Kristin: What are your thoughts about fertilizer?
Andrea: I recommend adding oyster shell lime (for calcium) and a natural general fertilizer when preparing your garden bed or during transplanting.
Kristin: If you could only give us one piece of advice for growing the tastiest tomatoes, what would it be?
Andrea: The flavor of the tomatoes is directly connected to watering, water too much and you water down the flavor. Tomatoes are a tough plant, they can take stress, do not be afraid to stop watering when the first tomato starts to ripen!
Kristin: I love heirloom tomatoes! Shouldn’t we all be growing those?
Andrea: Heirloom vegetables are varieties that have been saved and cultivated for over 50 years. Heirlooms are important because people have continued to grow and save the seed because of the varieties of flavor, appearance, and adaption to a local climate instead of focusing of shipping durability and shelf life, which is of great importance with industrial agriculture. So, the short answer is yes, everyone should grow heirloom tomatoes.
Kristin: I want tomatoes now! When can we harvest them?
Andrea: I don’t like to harvest my tomatoes when they are super ripe. It is too easy to damage the fruit and to lose it to a hungry critter. I find it is best to harvest the fruit when it is 75% ripe and then let if finish ripen on the kitchen counter, out of direct sunlight.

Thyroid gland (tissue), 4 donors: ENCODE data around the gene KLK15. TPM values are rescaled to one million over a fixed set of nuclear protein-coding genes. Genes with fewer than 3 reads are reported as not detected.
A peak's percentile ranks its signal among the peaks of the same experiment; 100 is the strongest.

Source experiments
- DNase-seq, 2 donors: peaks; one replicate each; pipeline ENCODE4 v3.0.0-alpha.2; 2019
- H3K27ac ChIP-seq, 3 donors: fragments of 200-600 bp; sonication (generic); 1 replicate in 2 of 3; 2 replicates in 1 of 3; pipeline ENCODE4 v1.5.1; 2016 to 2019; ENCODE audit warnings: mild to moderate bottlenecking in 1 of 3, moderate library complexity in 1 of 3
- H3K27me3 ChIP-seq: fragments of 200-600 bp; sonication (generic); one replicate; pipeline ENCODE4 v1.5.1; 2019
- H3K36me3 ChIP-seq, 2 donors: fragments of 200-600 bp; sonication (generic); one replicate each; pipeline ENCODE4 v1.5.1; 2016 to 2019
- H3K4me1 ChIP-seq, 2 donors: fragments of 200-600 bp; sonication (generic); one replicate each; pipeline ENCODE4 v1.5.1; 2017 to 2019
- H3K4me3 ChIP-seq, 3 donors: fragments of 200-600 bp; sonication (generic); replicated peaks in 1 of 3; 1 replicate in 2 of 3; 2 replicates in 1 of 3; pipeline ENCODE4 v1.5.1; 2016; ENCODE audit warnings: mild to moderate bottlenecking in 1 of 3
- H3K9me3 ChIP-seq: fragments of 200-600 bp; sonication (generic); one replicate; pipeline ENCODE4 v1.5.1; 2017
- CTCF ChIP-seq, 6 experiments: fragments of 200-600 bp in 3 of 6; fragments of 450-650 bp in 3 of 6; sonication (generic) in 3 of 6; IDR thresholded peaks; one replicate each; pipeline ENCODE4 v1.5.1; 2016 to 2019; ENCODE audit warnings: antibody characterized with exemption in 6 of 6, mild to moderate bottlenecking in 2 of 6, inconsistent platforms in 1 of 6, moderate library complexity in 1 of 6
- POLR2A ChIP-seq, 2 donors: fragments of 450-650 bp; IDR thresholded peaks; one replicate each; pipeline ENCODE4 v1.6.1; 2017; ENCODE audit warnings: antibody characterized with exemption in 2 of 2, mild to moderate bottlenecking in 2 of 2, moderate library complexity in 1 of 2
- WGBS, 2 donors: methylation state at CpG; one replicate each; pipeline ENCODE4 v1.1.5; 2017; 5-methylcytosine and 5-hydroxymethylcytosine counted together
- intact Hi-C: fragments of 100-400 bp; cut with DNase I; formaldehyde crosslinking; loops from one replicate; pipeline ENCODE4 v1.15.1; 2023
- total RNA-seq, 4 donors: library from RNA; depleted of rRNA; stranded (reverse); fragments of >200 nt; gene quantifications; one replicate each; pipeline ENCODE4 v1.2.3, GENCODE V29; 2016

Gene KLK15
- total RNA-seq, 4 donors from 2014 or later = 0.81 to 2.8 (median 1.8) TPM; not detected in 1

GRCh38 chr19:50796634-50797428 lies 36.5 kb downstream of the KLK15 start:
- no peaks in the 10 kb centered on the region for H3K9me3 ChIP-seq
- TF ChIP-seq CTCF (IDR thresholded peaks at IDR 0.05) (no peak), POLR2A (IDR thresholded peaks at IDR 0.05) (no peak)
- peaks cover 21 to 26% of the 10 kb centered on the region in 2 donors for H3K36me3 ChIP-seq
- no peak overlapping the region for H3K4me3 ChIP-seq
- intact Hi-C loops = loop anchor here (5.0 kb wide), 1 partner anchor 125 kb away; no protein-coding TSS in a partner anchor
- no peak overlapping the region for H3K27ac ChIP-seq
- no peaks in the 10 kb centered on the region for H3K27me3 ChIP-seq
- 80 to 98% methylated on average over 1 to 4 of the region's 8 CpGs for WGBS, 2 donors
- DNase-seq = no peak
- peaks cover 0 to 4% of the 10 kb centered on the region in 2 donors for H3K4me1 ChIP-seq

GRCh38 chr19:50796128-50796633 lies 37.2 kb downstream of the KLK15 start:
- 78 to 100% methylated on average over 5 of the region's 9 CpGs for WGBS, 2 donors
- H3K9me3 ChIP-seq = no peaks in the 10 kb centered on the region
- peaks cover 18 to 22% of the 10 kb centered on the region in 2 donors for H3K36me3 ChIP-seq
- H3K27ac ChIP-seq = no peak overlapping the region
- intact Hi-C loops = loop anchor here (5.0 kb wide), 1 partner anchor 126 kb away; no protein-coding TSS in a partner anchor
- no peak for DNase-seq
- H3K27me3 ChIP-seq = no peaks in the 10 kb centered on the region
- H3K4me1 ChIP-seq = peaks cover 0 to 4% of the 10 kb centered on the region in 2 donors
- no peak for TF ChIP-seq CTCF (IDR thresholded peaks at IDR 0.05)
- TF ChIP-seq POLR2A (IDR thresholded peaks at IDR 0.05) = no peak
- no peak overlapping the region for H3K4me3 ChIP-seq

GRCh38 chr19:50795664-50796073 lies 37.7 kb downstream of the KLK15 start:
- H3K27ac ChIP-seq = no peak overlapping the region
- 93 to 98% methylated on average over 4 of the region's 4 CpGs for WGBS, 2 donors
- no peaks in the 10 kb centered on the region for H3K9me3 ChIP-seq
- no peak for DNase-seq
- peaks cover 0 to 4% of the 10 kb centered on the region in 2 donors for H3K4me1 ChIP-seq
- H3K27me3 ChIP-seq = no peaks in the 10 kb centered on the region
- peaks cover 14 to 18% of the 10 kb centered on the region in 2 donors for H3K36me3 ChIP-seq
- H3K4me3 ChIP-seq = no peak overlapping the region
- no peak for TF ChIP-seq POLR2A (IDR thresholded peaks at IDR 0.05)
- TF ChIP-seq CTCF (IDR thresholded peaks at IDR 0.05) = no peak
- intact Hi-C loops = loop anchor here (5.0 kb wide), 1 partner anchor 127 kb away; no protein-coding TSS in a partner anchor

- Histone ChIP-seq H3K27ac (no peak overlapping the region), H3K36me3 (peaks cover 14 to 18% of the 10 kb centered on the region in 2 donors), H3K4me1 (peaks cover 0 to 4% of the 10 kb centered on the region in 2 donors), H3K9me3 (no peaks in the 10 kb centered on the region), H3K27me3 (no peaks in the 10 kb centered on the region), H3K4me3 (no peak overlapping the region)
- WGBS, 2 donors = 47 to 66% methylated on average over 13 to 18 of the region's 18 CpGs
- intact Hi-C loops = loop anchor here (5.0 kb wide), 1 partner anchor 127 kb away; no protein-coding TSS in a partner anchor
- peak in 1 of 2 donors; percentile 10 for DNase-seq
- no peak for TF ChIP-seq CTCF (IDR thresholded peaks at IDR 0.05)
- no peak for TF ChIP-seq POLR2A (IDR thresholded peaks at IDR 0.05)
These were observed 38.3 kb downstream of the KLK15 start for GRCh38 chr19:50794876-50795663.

Kristin: I could eat tomatoes everyday. What do you like to do with your harvest?”
Andrea: I eat as many as I can, in every form that I can, including making tomato sauce to enjoy during the winter.
Kristin: I bet you are really busy right now. What is happening at the farm?
Andrea: It is a super busy time of year. Everything is growing fast, including the weeds. We are busy harvesting for the Friday morning farmer’s market, restaurant sales, and our CSA, which still have five shares available. It is also, incredibly, about time to start planting for the fall and winter crops.”
To stay connected to Quarter Acre Farm, follow Andrea on Facebook or be sure to check out her blog at quarteracrefarmsonoma.com. Her entertaining and educational weekly radio show, Sustainable Growing with Quarter Acre, is about how to live a local lifestyle along with advice for gardeners and farmers alike, and is on 91.3 FM on Fridays from 2 p.m. to 3 p.m.